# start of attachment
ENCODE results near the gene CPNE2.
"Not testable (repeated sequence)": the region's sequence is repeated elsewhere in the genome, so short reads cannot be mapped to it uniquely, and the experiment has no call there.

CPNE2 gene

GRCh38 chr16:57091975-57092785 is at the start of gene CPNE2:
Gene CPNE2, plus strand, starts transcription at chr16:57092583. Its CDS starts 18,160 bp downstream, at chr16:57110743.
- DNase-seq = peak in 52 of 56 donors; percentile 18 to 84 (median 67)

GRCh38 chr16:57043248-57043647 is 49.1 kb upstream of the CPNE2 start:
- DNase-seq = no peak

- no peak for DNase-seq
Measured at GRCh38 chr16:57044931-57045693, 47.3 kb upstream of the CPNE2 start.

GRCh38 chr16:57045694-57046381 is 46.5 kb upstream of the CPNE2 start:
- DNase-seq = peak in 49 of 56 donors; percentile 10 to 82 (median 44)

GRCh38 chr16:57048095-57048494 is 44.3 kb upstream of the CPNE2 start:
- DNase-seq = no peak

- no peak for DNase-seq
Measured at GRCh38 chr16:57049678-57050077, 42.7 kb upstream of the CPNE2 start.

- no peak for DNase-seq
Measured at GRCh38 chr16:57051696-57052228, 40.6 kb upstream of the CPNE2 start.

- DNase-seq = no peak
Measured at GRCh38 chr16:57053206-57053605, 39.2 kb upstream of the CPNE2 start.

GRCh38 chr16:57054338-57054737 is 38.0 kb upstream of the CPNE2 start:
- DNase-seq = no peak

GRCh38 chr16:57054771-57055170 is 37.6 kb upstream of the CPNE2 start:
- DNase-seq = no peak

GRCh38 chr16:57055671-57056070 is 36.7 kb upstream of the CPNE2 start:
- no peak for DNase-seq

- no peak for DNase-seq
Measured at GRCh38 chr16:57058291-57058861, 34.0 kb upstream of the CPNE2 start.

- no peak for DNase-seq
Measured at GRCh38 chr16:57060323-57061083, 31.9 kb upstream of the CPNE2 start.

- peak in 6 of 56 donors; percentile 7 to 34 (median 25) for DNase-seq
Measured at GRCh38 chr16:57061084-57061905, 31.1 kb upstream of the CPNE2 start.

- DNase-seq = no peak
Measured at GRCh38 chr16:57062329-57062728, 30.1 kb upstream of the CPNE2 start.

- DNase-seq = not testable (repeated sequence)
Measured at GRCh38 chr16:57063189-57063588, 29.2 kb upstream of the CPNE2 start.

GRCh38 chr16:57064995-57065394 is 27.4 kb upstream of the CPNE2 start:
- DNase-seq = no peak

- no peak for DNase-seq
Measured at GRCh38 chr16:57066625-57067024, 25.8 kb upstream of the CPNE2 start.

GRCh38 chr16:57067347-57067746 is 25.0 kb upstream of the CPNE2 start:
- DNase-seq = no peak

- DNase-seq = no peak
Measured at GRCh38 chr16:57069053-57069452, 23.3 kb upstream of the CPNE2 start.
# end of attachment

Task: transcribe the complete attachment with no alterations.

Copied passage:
ENCODE results near the gene CPNE2.
"Not testable (repeated sequence)": the region's sequence is repeated elsewhere in the genome, so short reads cannot be mapped to it uniquely, and the experiment has no call there.

CPNE2 gene

GRCh38 chr16:57091975-57092785 is at the start of gene CPNE2:
Gene CPNE2, plus strand, starts transcription at chr16:57092583. Its CDS starts 18,160 bp downstream, at chr16:57110743.
- DNase-seq = peak in 52 of 56 donors; percentile 18 to 84 (median 67)

GRCh38 chr16:57043248-57043647 is 49.1 kb upstream of the CPNE2 start:
- DNase-seq = no peak

- no peak for DNase-seq
Measured at GRCh38 chr16:57044931-57045693, 47.3 kb upstream of the CPNE2 start.

GRCh38 chr16:57045694-57046381 is 46.5 kb upstream of the CPNE2 start:
- DNase-seq = peak in 49 of 56 donors; percentile 10 to 82 (median 44)

GRCh38 chr16:57048095-57048494 is 44.3 kb upstream of the CPNE2 start:
- DNase-seq = no peak

- no peak for DNase-seq
Measured at GRCh38 chr16:57049678-57050077, 42.7 kb upstream of the CPNE2 start.

- no peak for DNase-seq
Measured at GRCh38 chr16:57051696-57052228, 40.6 kb upstream of the CPNE2 start.

- DNase-seq = no peak
Measured at GRCh38 chr16:57053206-57053605, 39.2 kb upstream of the CPNE2 start.

GRCh38 chr16:57054338-57054737 is 38.0 kb upstream of the CPNE2 start:
- DNase-seq = no peak

GRCh38 chr16:57054771-57055170 is 37.6 kb upstream of the CPNE2 start:
- DNase-seq = no peak

GRCh38 chr16:57055671-57056070 is 36.7 kb upstream of the CPNE2 start:
- no peak for DNase-seq

- no peak for DNase-seq
Measured at GRCh38 chr16:57058291-57058861, 34.0 kb upstream of the CPNE2 start.

- no peak for DNase-seq
Measured at GRCh38 chr16:57060323-57061083, 31.9 kb upstream of the CPNE2 start.

- peak in 6 of 56 donors; percentile 7 to 34 (median 25) for DNase-seq
Measured at GRCh38 chr16:57061084-57061905, 31.1 kb upstream of the CPNE2 start.

- DNase-seq = no peak
Measured at GRCh38 chr16:57062329-57062728, 30.1 kb upstream of the CPNE2 start.

- DNase-seq = not testable (repeated sequence)
Measured at GRCh38 chr16:57063189-57063588, 29.2 kb upstream of the CPNE2 start.

GRCh38 chr16:57064995-57065394 is 27.4 kb upstream of the CPNE2 start:
- DNase-seq = no peak

- no peak for DNase-seq
Measured at GRCh38 chr16:57066625-57067024, 25.8 kb upstream of the CPNE2 start.

GRCh38 chr16:57067347-57067746 is 25.0 kb upstream of the CPNE2 start:
- DNase-seq = no peak

- DNase-seq = no peak
Measured at GRCh38 chr16:57069053-57069452, 23.3 kb upstream of the CPNE2 start.